Climate Change or Global Warming?

In 2008, the Medway Messenger ran Climate Camp 2008 – The Debate and one of the online participants asked:

“Finally can somebody enlighten me as to the difference between global warming and climate change – as far as I can tell it’s global warming when it’s hot and sunny and climate change when it’s cold, raining and miserable…

In response, I posted this text:

“… they are generally used inter-changeably with climate change being a more understandable phrase.

“Having said that, these are the basic definitions.

“Global warming: an overall warming of the planet, based on average temperature over the entire surface.

“Climate change: changes in regional climate characteristics, including temperature, humidity, rainfall, wind, and severe weather events.”

I have always disliked the way the two phrases are used interchangeably and consider “climate change” to be the more helpful description to the lay-person.  The problem in my experience with the description “global warming” is the expectation by some lay-people that this translates to no cold weather etc.  Of course, my experience is not the least scientific so it was interesting to read an article on the R & D web site about a scientific study comparing the two descriptions.

The study by the University of Michigan found that more people believe in “climate change” than in “global warming.”

For the research, a question wording experiment was conducted and participants were asked to report their level of certainty about whether climate change is a serious problem. In the following question, half the participants heard one version, half heard the other:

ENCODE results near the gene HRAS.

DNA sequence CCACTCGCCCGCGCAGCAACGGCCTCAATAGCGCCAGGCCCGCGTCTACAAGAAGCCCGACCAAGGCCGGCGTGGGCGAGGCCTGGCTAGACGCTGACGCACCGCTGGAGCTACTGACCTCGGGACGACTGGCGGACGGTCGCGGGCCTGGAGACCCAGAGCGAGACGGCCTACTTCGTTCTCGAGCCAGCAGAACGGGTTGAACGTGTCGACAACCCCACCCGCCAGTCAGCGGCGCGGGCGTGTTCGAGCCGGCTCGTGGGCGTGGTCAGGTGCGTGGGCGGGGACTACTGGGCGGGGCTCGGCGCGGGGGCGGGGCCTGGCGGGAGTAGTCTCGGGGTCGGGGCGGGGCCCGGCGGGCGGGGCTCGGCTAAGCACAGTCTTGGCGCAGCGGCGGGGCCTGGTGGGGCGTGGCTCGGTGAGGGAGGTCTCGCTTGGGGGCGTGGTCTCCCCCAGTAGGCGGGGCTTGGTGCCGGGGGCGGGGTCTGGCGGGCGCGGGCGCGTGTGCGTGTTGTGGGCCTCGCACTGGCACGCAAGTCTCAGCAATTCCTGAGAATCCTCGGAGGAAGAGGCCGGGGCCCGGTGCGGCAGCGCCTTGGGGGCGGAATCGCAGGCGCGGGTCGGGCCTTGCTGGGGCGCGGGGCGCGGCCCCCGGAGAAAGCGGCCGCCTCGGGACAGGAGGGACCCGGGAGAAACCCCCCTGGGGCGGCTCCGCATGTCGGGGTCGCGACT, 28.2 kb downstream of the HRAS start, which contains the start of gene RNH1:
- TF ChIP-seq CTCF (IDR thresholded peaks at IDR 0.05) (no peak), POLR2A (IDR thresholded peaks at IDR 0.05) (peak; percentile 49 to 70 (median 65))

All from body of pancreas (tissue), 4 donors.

“You may have heard about the idea that the world’s temperature may have been going up [changing] over the past 100 years, a phenomenon sometimes called ‘global warming’ [‘climate change’]. What is your personal opinion regarding whether or not this has been happening?”

74% thought the problem was real when referred to as “climate change” whilst about 68% percent thought it real when referred to as “global warming”.

Approaching storm, Arizona

Approaching storm, Arizona – climate change or global warming? US Scientists believe that higher global temperatures will result in more ‘extreme weather events’ such as storms, floods and droughts. Photo: Gene Rhoden/Still Pictures

The article also quotes a co-author of the study as saying:

“The extent of the partisan divide [the political orientation, Democrat or Republican] on this issue depends heavily on question wording. When the issue is framed as global warming, the partisan divide is nearly 42 percentage points. But when the frame is climate change, the partisan divide drops to about 26 percentage points.”

David M. Davison


4 Responses to “Climate Change or Global Warming?”

  1. Should we act on the climate change information we have been fed?

    I think this little post of mine illustrates that dilemma very well.




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